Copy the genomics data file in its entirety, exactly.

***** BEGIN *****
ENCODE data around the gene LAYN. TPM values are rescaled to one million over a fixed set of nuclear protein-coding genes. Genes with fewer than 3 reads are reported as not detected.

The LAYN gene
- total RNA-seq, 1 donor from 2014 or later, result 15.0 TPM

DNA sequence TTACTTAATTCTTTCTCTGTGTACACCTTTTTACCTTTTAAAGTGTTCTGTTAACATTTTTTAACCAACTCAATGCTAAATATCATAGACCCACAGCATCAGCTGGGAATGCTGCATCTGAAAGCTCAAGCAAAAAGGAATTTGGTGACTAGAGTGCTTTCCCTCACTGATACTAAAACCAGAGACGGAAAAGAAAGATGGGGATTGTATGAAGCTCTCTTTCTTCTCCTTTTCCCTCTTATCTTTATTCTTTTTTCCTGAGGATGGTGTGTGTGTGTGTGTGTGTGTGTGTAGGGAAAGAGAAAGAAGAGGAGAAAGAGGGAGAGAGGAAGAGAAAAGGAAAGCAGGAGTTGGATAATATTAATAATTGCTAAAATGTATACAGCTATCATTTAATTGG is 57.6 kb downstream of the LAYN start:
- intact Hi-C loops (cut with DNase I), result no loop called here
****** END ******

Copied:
ENCODE data around the gene LAYN. TPM values are rescaled to one million over a fixed set of nuclear protein-coding genes. Genes with fewer than 3 reads are reported as not detected.

The LAYN gene
- total RNA-seq, 1 donor from 2014 or later, result 15.0 TPM

DNA sequence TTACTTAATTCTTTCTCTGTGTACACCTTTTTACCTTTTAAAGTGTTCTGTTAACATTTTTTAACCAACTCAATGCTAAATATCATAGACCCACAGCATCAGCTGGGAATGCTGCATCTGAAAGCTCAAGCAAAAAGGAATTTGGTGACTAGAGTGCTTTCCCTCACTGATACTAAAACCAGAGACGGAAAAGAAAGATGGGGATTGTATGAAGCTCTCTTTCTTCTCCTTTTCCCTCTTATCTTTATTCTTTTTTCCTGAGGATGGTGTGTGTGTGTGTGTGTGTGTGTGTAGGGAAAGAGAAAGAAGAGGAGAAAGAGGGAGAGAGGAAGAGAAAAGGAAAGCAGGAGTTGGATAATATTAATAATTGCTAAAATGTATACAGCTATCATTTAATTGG is 57.6 kb downstream of the LAYN start:
- intact Hi-C loops (cut with DNase I), result no loop called here